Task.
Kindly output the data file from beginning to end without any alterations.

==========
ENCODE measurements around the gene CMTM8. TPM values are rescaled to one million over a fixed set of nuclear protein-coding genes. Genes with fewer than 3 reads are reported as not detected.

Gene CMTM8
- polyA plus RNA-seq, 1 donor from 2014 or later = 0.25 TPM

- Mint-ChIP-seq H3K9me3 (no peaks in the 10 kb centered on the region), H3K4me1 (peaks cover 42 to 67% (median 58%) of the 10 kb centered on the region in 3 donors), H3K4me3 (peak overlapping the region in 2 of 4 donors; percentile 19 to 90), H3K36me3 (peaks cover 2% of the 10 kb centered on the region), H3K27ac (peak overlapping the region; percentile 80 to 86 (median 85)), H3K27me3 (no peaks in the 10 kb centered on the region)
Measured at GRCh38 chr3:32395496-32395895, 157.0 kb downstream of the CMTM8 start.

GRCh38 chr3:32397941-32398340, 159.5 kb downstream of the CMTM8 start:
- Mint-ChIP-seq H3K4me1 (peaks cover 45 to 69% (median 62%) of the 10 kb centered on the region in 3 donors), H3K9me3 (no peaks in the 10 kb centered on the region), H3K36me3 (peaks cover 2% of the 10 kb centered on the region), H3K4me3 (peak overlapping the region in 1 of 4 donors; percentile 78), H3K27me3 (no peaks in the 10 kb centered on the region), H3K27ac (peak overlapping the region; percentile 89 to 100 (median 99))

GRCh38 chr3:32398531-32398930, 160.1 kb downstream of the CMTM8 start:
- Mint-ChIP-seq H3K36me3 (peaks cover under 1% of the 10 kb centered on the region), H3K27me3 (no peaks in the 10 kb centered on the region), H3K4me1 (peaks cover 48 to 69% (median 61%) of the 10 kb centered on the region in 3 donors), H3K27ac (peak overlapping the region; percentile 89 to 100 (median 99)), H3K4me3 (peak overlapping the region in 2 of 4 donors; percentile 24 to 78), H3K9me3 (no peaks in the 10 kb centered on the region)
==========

ENCODE measurements around the gene CMTM8. TPM values are rescaled to one million over a fixed set of nuclear protein-coding genes. Genes with fewer than 3 reads are reported as not detected.

Gene CMTM8
- polyA plus RNA-seq, 1 donor from 2014 or later = 0.25 TPM

- Mint-ChIP-seq H3K9me3 (no peaks in the 10 kb centered on the region), H3K4me1 (peaks cover 42 to 67% (median 58%) of the 10 kb centered on the region in 3 donors), H3K4me3 (peak overlapping the region in 2 of 4 donors; percentile 19 to 90), H3K36me3 (peaks cover 2% of the 10 kb centered on the region), H3K27ac (peak overlapping the region; percentile 80 to 86 (median 85)), H3K27me3 (no peaks in the 10 kb centered on the region)
Measured at GRCh38 chr3:32395496-32395895, 157.0 kb downstream of the CMTM8 start.

GRCh38 chr3:32397941-32398340, 159.5 kb downstream of the CMTM8 start:
- Mint-ChIP-seq H3K4me1 (peaks cover 45 to 69% (median 62%) of the 10 kb centered on the region in 3 donors), H3K9me3 (no peaks in the 10 kb centered on the region), H3K36me3 (peaks cover 2% of the 10 kb centered on the region), H3K4me3 (peak overlapping the region in 1 of 4 donors; percentile 78), H3K27me3 (no peaks in the 10 kb centered on the region), H3K27ac (peak overlapping the region; percentile 89 to 100 (median 99))

GRCh38 chr3:32398531-32398930, 160.1 kb downstream of the CMTM8 start:
- Mint-ChIP-seq H3K36me3 (peaks cover under 1% of the 10 kb centered on the region), H3K27me3 (no peaks in the 10 kb centered on the region), H3K4me1 (peaks cover 48 to 69% (median 61%) of the 10 kb centered on the region in 3 donors), H3K27ac (peak overlapping the region; percentile 89 to 100 (median 99)), H3K4me3 (peak overlapping the region in 2 of 4 donors; percentile 24 to 78), H3K9me3 (no peaks in the 10 kb centered on the region)